The Charge of the Light Brigade: who blundered in the Valley of Death?

The Charge of the Light Brigade is one of the most notorious fiascos in British military history. But who should shoulder the blame for this suicidal assault on Russian guns? Saul David considers the evidence.

This competition is now closed

Published: December 7, 2018 at 10:00 am

“By Jove,” shouted an eagle-eyed member of Lord Raglan’s staff. “They’re going to take away the guns!” It was 10.40am on 25 October 1854. Three hours earlier Lord Raglan, the British commander in the Crimea, had watched helplessly from his vantage point on the Sapouné Ridge as a huge force of Russian infantry overwhelmed three of the Turkish-held redoubts (earthwork forts) on the Causeway Heights, a low east-west range of hillocks that divided the plain below him into a north and south valley. The loss of these redoubts had left the British supply port of Balaklava, situated below the south valley, at the mercy of the Russians. But much to Raglan’s relief, two subsequent attempts by Russian cavalry to take the port had been gloriously repulsed by a ‘Thin Red Line’ of Highlanders and an uphill charge by the Heavy Brigade of British horse.

At 10am, keen to follow up these successes, Raglan had ordered his cavalry “to advance and take any opportunity to recover the [Causeway] Heights”, and to use the support of infantry who were en route. But Lord Lucan, the cavalry commander, chose not to move until the infantry arrived.

As Raglan fumed at Lucan’s inactivity, a staff officer alerted him to activity in the redoubts. Peering through his naval telescope – specially modified so he could use it with his one remaining hand (he had lost his right arm at the battle of Waterloo) – Raglan could see the Russians bringing forward horses and lasso tackle to remove the British 12-pounder naval guns that had been sited in the earthworks. He assumed the Russians were about to withdraw and take the captured guns with them. His mentor the Duke of Wellington had never lost a gun, and Raglan was anxious to retain the same proud record. Turning to his senior staff officer, he dictated the following momentous order: “Lord Raglan wishes the cavalry to advance rapidly to the front – follow the enemy and try to prevent the enemy from carrying away the guns.”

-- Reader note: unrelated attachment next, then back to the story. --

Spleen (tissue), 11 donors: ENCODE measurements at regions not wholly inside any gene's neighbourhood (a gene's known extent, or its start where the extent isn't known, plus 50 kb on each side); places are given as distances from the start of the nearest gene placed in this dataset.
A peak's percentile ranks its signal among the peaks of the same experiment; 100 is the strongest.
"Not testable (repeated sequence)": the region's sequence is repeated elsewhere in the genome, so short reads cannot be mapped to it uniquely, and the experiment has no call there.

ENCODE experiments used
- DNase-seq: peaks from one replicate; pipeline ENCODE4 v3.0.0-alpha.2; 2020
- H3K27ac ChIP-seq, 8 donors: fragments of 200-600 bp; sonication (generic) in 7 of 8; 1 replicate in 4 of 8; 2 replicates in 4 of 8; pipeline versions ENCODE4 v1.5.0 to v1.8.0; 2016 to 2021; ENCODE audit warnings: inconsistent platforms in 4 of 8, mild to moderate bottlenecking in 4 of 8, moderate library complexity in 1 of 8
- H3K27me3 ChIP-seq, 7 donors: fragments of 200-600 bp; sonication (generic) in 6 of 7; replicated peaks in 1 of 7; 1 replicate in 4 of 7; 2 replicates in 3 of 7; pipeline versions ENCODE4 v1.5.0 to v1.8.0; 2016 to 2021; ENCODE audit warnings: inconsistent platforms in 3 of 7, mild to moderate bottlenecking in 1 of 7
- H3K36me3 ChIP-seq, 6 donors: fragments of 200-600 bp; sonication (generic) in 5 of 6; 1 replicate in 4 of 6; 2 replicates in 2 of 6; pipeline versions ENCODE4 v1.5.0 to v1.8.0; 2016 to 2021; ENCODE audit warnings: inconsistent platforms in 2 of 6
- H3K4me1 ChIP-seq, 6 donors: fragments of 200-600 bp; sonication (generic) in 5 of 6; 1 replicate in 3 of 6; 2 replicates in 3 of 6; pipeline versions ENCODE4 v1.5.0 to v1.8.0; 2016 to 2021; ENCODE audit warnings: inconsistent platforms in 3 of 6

Why did the Charge of the Light Brigade happen?

The pencil-written order was handed to Captain Louis Nolan, the finest horseman on the staff. It was an unfortunate choice: no officer had more contempt for the cavalry commanders, Lucan and his deputy Lord Cardigan, than the quick-tempered Nolan. He felt they were far too timid.

Within 15 minutes, Nolan had reached the valley floor and located Lucan on rising ground at the near end of the Causeway Heights. He handed over the order, which Lucan read with alarm. Now he was being asked to recover the guns without infantry support. He complained to Nolan about the “uselessness” and “dangers” of such an operation.

“Lord Raglan’s orders,” retorted Nolan, “are that the cavalry should attack immediately.”

If, as seems likely, Nolan used the word “attack” on his own authority, it was a fatal intervention. The order had made no mention of an attack. So did Lord Raglan perhaps have a different objective in mind?

“Attack, sir!” said Lucan. “Attack what? What guns, sir?”

Waving his hand vaguely eastwards in the direction of the redoubts, Nolan said contemptuously: “There, my lord, is your enemy! There are your guns!”

Lucan claimed later that from his position he could see “neither enemy nor guns”, and that Nolan’s gesture was towards “the further end of the [north] valley”. There, clearly visible, was a Russian battery of eight cannon, the sun glinting off their polished barrels.

At this critical moment, according to one eyewitness, Lucan “appeared to be surprised and irritated at the impetuous and disrespectful attitude and tone of Captain Nolan”. He “looked at him sternly but made no answer, and after some hesitation proceeded to give orders to Lord Cardigan to charge the enemy with the Light Brigade”.

If Lucan had only questioned Nolan further, he must surely have discovered that his objective was to recover the captured naval guns on the Causeway Heights, rather than seize the battery of Russian guns in the north valley. But so irritated was he by the taunting tone in Nolan’s voice that he chose not to continue the conversation.